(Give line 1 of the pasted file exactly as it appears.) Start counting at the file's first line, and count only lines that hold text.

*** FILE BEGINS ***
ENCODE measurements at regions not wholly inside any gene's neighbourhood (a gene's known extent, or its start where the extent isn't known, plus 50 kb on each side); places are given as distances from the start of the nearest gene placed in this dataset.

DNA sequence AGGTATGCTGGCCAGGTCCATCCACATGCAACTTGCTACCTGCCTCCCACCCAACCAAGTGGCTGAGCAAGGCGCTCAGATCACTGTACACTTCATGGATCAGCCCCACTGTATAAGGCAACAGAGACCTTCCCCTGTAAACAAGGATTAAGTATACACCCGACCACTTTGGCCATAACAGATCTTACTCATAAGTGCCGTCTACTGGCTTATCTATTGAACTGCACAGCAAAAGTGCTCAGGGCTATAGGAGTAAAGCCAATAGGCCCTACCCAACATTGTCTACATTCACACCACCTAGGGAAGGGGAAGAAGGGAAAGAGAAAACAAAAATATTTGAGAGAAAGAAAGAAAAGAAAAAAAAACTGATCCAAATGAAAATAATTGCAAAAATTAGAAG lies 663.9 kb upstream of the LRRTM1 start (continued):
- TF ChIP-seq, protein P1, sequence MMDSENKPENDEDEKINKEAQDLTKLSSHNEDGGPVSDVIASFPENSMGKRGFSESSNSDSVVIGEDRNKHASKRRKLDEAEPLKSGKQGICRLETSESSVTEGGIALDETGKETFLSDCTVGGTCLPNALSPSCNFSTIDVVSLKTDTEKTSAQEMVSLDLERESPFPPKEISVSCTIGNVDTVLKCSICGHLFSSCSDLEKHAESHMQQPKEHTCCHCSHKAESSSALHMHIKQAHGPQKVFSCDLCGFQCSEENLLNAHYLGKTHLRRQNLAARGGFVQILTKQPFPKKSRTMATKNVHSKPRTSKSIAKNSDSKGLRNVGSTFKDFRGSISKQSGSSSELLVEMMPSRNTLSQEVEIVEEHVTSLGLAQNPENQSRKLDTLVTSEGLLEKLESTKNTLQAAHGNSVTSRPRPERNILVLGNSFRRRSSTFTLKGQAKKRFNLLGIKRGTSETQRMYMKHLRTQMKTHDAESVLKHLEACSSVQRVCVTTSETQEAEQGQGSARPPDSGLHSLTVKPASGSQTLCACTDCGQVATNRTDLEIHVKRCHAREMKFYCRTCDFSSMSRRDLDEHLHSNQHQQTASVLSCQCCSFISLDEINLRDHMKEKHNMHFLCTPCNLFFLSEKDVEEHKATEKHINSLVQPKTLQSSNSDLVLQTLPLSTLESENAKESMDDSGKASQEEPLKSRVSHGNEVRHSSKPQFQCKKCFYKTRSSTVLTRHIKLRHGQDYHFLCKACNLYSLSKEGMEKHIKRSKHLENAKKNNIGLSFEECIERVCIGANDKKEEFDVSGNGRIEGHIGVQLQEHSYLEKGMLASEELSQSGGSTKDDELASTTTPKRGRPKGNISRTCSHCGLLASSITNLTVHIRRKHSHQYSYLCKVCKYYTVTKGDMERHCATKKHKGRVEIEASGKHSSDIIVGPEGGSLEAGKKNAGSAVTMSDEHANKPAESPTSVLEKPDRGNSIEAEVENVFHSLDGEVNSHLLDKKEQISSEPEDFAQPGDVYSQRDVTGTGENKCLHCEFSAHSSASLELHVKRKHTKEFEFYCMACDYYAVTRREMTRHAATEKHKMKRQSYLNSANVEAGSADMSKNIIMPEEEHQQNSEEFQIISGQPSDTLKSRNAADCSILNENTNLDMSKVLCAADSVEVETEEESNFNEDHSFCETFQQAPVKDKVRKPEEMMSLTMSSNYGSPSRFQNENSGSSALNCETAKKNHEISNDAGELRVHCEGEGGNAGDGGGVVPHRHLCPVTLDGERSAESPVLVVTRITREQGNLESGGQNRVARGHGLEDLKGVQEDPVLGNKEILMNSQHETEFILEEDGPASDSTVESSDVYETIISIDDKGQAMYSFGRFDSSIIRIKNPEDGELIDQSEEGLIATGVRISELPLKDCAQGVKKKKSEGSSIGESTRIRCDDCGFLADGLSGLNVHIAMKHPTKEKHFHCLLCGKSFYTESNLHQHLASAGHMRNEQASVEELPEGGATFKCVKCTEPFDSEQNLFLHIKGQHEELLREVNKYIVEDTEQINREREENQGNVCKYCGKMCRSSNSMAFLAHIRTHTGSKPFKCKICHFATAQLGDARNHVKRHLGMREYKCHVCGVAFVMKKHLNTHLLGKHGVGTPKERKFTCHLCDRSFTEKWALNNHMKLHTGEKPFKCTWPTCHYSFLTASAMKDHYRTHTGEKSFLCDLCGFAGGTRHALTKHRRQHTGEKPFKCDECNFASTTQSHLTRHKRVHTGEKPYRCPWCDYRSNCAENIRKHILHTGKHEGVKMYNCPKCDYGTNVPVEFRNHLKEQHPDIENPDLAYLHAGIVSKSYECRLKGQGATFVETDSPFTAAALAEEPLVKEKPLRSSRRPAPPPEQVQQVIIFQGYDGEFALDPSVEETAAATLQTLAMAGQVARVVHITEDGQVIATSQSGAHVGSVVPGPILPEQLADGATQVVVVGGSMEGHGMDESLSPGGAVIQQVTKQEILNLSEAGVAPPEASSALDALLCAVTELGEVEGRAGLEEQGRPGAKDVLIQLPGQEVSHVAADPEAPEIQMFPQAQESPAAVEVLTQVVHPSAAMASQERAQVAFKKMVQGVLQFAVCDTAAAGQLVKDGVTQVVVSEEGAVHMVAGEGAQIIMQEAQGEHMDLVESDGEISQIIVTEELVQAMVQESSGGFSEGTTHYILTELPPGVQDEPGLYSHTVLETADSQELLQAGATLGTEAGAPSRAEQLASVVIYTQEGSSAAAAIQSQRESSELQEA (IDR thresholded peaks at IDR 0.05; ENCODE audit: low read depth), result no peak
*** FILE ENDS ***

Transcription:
ENCODE measurements at regions not wholly inside any gene's neighbourhood (a gene's known extent, or its start where the extent isn't known, plus 50 kb on each side); places are given as distances from the start of the nearest gene placed in this dataset.